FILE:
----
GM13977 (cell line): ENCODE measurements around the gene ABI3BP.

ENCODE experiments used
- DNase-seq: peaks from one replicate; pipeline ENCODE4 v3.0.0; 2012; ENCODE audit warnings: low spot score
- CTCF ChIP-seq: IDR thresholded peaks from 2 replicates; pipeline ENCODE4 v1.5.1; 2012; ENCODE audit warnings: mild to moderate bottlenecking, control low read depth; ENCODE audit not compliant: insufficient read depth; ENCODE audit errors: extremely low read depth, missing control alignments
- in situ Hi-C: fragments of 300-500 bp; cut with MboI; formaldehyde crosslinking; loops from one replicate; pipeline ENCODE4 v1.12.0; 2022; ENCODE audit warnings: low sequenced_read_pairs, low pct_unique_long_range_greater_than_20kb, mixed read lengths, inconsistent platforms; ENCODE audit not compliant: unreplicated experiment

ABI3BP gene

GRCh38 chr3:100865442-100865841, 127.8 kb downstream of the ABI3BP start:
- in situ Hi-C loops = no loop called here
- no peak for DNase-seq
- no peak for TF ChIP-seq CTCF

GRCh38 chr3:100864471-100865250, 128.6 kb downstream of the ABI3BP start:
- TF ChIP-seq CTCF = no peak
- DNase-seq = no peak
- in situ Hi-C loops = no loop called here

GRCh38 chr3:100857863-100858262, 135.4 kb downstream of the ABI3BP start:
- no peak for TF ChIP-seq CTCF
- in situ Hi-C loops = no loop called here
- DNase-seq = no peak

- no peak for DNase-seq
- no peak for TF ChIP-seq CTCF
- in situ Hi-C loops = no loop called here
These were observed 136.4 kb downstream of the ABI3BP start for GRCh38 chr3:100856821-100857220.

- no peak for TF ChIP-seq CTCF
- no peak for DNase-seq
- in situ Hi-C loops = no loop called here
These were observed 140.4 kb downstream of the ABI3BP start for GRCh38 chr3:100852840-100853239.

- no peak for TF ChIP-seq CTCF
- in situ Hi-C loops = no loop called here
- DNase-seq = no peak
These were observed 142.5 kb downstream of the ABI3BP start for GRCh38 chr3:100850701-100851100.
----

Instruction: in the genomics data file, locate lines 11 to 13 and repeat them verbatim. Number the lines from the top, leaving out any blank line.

GRCh38 chr3:100864471-100865250, 128.6 kb downstream of the ABI3BP start:
- TF ChIP-seq CTCF = no peak
- DNase-seq = no peak